Sunday, December 28, 2008

Look, I won't trash your traditions if you don't trash mine.

Every family has its holiday traditions.

Every family.

And I know that in some families holiday traditions consist of who is able to belch the loudest during the commercial breaks of the Rose Bowl. Still others celebrate holidays by dredging up all the old family dirty laundry that's been comfortably buried in piles of other dirty laundry for years and years and is now crawling with mildew (yes, mildew would crawl in this situation) and possibly young families of mice.

Others carol, tell tales of the histories of their people, light candles, swap embarrassing and heart-warming stories about the childhood exploits of blushing siblings, take road trips, watch movies, put together puzzles, do enormous amounts of baking, visit neighbors and elderly relatives and soup kitchens and heck, maybe even animal shelters.

My family does a lot of that too.

But our most persistent holiday tradition?

We get sick. Very, very sick.

And this year we played out our ol' familiar tradition in style.

The sickness can come from any direction, really, and it doesn't have to be any kind of sickness in particular, just something that knocks the majority of us down for at least a day or two, just enough to significantly reduce the amount of quality family time we're able to spend together during the holiday season (that is, if you don't count competing over who gets the highest recorded fever as 'quality family time').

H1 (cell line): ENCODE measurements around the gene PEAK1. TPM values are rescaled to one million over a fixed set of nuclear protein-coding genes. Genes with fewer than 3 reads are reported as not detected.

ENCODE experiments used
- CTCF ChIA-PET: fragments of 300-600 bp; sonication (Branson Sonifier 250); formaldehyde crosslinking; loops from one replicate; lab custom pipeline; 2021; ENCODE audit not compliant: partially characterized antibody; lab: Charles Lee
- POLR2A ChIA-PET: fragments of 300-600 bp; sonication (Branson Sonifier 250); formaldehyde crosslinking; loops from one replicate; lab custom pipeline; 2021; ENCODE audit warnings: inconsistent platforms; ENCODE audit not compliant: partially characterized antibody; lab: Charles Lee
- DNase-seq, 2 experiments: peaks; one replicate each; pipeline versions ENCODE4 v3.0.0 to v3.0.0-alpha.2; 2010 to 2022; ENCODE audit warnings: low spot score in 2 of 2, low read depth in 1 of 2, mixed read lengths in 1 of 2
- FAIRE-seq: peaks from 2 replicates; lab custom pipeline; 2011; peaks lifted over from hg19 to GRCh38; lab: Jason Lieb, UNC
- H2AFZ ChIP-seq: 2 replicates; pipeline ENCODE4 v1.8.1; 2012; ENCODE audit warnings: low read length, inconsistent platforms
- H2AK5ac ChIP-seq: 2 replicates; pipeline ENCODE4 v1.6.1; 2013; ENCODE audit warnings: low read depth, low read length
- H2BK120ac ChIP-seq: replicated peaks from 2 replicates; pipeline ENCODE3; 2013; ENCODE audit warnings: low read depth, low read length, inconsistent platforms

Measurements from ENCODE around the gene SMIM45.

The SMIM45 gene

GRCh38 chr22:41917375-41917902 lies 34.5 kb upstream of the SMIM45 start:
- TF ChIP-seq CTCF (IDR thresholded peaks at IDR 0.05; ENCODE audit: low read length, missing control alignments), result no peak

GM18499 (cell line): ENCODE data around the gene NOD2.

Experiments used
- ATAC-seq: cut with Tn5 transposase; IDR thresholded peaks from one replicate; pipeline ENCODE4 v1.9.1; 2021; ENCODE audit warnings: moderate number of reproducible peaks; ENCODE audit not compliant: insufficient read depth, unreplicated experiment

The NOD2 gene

This year, my older sister and her family got sick first. They all started experiencing some significant abdominal distress a couple of days after my youngest sister's wedding (the last of the girls to marry--other than me--hah!) but thought it had moved through and on by the time they came to my parents' house on Christmas Eve.

So they came, and we played and laughed and watched movies and ate cake and caroled around the piano and told embarrassing (and sometimes heart-warming) stories about each other. And it was great. We even thought we had escaped a general family sickness, since my older sister's family appeared unlikely to pass it on, and although my mom had been quite sick with a flu-like cold during my sister's wedding, (extremely unfortunate, but she fought through it like a trooper), the cold didn't appear to be spreading.